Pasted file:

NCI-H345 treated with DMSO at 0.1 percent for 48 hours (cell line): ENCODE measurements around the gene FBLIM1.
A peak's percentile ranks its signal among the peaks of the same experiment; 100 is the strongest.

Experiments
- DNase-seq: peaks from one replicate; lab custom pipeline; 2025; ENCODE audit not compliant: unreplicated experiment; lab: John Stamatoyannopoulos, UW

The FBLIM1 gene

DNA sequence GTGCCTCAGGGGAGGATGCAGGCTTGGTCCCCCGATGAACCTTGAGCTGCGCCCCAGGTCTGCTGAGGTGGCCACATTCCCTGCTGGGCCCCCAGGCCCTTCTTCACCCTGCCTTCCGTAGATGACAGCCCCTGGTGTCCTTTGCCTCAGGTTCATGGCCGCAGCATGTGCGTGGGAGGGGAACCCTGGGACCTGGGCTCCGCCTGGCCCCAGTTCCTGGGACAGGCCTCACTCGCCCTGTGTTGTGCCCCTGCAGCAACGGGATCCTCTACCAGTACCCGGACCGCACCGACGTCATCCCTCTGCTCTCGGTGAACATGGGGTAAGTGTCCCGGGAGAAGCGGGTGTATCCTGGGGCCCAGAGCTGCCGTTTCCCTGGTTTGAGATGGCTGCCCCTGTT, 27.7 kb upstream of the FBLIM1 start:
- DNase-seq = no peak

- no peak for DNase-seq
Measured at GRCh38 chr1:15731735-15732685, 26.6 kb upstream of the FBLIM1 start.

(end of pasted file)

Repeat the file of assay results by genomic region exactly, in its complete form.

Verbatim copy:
NCI-H345 treated with DMSO at 0.1 percent for 48 hours (cell line): ENCODE measurements around the gene FBLIM1.
A peak's percentile ranks its signal among the peaks of the same experiment; 100 is the strongest.

Experiments
- DNase-seq: peaks from one replicate; lab custom pipeline; 2025; ENCODE audit not compliant: unreplicated experiment; lab: John Stamatoyannopoulos, UW

The FBLIM1 gene

DNA sequence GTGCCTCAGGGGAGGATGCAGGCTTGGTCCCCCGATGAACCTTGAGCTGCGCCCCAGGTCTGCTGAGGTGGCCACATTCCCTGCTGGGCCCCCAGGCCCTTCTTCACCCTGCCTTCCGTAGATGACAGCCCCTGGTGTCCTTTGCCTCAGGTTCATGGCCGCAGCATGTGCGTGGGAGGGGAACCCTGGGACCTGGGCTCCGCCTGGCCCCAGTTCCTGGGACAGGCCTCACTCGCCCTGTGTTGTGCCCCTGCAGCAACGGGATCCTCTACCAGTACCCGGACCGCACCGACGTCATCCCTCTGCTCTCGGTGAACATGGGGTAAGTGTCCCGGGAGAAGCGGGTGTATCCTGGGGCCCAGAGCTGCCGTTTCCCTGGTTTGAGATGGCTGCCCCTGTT, 27.7 kb upstream of the FBLIM1 start:
- DNase-seq = no peak

- no peak for DNase-seq
Measured at GRCh38 chr1:15731735-15732685, 26.6 kb upstream of the FBLIM1 start.